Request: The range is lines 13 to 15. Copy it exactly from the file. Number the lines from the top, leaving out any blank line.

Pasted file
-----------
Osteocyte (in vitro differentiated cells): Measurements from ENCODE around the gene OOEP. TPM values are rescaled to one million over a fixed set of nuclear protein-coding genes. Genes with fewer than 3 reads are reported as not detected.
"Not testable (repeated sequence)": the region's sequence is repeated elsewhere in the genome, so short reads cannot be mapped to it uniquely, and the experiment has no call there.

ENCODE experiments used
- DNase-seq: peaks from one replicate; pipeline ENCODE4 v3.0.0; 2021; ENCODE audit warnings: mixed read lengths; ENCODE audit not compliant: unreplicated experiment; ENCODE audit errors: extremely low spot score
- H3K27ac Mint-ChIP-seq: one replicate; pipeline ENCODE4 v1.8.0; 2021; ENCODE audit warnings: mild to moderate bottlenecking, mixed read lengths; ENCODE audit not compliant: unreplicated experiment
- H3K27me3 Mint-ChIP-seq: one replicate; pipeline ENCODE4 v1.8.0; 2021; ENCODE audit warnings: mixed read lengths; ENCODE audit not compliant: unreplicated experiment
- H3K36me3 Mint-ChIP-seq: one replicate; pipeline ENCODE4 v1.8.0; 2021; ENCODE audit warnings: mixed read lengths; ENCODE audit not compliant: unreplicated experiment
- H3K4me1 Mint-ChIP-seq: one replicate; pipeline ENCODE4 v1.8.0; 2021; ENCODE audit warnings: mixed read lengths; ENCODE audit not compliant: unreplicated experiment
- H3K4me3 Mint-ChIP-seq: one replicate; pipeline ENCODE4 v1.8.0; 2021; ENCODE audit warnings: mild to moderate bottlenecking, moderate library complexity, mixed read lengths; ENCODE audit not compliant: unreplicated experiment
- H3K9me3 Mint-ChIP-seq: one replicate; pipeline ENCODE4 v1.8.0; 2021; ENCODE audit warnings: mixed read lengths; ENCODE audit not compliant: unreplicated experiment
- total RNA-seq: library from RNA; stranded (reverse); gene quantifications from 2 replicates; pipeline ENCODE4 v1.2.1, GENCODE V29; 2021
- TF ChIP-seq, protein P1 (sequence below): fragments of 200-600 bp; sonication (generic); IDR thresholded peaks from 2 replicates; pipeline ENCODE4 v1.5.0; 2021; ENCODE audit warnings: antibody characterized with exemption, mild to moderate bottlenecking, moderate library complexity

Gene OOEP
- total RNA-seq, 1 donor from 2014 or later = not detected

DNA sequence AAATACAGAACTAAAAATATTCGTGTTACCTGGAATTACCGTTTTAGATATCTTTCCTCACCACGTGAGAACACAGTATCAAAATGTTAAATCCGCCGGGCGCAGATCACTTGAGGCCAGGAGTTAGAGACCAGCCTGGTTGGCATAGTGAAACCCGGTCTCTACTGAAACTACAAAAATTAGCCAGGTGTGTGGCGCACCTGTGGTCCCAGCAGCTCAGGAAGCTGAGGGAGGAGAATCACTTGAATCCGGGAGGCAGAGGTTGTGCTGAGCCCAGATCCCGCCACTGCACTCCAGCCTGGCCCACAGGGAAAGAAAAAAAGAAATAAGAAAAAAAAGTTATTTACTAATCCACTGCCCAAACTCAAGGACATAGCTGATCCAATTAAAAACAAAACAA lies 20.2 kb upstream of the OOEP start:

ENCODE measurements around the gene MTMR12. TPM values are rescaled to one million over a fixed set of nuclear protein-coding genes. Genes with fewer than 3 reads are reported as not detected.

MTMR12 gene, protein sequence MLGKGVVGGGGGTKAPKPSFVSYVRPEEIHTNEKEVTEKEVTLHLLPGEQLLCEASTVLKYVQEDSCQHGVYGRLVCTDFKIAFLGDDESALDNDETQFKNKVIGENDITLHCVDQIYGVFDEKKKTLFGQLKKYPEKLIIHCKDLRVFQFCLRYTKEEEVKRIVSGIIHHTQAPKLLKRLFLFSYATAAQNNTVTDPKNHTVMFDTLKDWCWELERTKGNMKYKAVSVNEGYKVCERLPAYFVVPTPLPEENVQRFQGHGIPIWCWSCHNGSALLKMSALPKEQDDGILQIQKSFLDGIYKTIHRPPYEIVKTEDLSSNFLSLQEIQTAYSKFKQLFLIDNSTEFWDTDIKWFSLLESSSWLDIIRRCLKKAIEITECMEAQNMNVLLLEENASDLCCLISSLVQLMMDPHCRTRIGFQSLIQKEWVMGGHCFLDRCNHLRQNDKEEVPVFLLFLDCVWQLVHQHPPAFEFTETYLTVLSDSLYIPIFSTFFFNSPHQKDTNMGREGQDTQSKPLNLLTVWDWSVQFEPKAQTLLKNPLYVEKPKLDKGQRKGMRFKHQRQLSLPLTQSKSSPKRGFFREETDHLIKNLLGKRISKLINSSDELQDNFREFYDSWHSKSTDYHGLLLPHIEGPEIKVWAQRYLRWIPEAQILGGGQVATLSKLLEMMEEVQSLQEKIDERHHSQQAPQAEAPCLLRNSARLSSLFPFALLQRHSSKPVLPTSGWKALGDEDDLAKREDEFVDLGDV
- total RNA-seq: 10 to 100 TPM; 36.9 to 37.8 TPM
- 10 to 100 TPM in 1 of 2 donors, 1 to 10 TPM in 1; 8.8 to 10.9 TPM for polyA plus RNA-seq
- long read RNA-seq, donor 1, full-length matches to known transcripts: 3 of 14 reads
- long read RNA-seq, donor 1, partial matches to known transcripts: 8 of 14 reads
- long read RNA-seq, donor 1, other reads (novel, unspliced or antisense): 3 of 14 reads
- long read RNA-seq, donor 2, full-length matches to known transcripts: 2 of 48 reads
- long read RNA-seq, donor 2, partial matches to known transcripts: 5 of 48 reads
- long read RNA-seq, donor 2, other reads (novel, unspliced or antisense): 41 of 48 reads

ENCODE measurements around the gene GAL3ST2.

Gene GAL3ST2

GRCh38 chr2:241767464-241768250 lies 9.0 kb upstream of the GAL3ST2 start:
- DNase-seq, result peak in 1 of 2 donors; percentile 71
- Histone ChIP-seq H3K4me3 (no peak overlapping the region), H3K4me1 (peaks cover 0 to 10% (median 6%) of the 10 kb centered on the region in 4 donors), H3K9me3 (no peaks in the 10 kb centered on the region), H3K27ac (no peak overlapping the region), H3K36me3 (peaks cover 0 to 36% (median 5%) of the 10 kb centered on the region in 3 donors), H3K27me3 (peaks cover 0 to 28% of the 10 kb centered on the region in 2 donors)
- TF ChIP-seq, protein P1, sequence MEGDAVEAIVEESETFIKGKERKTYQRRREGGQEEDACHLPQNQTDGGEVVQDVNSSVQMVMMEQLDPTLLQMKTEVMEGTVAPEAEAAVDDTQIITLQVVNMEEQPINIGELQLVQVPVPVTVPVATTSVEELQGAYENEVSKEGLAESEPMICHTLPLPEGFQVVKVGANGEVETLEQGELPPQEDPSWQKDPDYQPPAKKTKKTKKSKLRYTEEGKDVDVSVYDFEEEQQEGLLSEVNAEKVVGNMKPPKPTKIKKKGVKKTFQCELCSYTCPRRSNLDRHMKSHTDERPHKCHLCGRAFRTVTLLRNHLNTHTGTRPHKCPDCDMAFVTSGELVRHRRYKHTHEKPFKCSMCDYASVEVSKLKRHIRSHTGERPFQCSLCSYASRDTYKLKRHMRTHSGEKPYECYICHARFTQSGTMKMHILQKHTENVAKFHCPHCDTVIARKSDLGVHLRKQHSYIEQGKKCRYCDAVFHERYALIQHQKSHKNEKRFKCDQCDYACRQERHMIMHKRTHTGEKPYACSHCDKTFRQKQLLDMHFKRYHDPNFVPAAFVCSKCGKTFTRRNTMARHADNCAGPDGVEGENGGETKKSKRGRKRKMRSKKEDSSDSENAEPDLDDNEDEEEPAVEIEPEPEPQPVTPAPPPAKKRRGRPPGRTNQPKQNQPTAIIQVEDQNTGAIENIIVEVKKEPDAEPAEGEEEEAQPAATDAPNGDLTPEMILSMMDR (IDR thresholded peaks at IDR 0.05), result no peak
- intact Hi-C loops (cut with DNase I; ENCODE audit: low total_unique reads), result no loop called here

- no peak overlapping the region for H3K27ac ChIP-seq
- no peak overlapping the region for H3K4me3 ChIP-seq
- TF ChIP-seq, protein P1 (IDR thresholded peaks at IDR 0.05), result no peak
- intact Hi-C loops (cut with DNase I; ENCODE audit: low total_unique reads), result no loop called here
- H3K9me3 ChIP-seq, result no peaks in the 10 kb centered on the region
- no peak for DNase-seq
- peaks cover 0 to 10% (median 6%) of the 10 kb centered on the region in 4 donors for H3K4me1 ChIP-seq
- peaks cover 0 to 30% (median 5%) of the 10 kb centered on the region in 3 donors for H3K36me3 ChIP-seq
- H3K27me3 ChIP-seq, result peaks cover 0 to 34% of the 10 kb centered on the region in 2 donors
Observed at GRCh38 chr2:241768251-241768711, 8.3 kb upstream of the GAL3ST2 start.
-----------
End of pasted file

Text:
Gene OOEP
- total RNA-seq, 1 donor from 2014 or later = not detected

DNA sequence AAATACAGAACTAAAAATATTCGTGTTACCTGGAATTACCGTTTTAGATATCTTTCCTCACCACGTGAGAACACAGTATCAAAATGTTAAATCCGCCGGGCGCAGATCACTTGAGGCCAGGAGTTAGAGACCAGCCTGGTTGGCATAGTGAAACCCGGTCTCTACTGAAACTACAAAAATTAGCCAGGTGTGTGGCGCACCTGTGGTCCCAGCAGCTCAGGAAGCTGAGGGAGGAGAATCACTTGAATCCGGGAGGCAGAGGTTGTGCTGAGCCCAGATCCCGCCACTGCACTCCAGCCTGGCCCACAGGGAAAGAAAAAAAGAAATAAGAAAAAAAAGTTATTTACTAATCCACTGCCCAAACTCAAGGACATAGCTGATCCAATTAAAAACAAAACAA lies 20.2 kb upstream of the OOEP start: